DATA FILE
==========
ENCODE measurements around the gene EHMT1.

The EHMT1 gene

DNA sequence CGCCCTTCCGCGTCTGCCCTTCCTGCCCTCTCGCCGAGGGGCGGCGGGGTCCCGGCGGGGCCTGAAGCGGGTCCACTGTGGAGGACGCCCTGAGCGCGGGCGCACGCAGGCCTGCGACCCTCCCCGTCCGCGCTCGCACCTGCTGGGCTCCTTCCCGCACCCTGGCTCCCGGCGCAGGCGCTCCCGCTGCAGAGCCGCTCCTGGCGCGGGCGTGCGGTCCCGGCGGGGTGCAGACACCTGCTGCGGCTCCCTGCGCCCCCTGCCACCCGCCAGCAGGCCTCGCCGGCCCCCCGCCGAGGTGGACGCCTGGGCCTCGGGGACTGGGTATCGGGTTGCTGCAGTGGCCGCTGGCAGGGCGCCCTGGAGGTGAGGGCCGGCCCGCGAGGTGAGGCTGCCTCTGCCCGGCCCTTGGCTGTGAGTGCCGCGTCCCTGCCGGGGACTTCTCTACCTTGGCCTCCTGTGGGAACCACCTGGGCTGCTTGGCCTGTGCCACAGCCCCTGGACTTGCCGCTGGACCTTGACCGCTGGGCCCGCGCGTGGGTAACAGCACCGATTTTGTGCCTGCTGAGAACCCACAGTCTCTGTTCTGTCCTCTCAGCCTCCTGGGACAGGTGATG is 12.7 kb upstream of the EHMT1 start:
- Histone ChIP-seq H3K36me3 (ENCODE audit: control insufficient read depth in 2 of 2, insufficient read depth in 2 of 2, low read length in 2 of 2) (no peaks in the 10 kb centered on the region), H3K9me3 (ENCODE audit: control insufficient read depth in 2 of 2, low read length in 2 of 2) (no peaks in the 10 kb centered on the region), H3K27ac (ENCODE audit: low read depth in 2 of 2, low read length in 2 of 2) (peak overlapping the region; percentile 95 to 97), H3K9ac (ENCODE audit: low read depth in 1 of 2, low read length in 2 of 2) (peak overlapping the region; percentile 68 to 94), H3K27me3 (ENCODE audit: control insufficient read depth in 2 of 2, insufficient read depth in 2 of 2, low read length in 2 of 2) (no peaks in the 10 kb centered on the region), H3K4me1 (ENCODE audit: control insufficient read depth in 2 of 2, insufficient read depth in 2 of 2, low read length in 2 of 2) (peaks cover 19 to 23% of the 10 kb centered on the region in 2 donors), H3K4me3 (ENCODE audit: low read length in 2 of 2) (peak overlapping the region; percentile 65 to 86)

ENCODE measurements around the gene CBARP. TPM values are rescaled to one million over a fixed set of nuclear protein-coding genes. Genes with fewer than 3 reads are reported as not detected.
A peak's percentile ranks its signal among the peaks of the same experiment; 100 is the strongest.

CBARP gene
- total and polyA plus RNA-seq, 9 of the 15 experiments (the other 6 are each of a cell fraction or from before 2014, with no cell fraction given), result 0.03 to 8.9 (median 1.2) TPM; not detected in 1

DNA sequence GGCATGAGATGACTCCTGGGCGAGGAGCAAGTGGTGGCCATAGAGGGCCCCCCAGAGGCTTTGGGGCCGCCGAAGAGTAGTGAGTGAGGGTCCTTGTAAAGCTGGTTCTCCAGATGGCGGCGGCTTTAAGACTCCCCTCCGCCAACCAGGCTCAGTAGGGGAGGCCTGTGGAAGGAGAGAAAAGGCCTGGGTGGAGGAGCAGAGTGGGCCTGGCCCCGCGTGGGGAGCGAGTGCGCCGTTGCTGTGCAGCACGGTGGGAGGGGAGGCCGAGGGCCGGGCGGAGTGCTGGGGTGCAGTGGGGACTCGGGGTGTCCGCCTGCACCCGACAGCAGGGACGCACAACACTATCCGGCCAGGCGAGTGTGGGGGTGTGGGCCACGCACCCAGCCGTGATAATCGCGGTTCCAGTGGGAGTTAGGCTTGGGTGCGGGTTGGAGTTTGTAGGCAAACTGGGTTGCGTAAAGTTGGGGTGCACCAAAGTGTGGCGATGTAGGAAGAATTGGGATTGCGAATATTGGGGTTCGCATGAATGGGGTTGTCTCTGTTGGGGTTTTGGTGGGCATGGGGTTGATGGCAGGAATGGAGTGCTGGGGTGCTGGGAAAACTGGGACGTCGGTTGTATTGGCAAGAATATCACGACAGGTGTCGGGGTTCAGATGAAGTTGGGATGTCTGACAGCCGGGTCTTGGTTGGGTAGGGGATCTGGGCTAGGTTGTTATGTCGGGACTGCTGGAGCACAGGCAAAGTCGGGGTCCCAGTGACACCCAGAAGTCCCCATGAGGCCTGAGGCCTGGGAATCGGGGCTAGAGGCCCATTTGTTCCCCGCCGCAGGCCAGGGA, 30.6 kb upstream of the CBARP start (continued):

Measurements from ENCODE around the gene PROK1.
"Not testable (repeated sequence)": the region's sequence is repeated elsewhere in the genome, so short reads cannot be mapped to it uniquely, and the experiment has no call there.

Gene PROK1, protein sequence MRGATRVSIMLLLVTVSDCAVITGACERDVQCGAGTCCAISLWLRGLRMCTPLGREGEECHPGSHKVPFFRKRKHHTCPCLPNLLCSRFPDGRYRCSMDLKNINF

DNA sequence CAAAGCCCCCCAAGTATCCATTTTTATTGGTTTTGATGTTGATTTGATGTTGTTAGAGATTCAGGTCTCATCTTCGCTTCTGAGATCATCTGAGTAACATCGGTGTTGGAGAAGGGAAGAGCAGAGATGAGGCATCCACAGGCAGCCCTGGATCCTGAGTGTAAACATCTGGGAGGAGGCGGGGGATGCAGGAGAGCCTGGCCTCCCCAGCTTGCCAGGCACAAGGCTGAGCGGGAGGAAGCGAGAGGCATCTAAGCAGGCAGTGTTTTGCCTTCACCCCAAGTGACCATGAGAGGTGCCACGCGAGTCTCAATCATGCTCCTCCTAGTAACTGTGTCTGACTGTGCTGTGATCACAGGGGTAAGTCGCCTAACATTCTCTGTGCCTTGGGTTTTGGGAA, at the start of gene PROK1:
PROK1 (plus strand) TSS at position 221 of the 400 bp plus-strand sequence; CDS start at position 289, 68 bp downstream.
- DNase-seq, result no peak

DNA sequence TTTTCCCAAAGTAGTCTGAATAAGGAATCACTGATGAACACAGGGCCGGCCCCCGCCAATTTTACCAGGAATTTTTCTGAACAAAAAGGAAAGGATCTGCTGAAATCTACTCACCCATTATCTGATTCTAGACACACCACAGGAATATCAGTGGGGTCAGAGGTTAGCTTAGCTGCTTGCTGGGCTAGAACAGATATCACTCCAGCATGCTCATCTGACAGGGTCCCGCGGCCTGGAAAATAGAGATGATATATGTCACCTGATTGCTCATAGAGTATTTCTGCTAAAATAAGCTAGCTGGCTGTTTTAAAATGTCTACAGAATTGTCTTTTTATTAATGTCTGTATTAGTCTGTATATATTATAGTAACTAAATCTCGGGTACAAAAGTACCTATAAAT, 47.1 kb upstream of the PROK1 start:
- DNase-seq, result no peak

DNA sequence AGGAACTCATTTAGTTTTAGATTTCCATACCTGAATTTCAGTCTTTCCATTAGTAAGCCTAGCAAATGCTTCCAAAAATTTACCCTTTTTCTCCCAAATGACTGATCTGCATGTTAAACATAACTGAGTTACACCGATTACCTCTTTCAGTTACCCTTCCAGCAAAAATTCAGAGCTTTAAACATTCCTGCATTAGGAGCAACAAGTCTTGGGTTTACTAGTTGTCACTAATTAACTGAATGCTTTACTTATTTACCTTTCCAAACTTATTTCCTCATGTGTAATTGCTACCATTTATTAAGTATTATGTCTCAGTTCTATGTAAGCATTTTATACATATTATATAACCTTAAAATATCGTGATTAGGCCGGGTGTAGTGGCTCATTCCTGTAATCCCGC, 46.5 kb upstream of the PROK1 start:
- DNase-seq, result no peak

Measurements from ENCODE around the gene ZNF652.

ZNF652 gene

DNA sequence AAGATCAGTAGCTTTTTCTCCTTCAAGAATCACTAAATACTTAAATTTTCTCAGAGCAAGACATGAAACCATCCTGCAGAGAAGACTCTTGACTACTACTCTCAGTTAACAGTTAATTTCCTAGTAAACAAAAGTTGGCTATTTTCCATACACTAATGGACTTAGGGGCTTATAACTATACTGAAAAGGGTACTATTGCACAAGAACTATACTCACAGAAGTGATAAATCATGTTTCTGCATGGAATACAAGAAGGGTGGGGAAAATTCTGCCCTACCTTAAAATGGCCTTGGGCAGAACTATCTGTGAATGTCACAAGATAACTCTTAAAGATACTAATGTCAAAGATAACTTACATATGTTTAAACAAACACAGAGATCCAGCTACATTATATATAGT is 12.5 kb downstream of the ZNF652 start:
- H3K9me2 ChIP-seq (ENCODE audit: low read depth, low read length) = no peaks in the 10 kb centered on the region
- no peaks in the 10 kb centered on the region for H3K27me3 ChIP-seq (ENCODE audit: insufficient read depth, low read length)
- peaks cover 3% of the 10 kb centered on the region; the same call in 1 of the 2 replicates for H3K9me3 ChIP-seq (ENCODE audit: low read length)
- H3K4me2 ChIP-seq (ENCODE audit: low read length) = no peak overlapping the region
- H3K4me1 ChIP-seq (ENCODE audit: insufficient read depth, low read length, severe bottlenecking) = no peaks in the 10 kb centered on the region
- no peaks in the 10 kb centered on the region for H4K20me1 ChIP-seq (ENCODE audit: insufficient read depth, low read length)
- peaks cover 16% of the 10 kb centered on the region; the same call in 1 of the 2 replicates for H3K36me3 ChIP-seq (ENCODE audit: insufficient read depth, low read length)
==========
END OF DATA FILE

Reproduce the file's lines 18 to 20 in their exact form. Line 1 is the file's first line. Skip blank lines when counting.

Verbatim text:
DNA sequence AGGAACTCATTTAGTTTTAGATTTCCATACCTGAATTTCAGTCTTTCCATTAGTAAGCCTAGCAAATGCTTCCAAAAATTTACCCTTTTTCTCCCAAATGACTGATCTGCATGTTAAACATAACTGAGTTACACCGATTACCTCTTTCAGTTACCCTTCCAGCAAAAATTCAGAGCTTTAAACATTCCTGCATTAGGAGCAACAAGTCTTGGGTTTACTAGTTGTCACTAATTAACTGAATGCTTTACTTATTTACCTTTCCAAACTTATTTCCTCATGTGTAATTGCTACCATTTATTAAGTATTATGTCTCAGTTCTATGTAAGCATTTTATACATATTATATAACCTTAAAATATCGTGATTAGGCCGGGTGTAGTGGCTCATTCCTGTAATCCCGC, 46.5 kb upstream of the PROK1 start:
- DNase-seq, result no peak

Measurements from ENCODE around the gene ZNF652.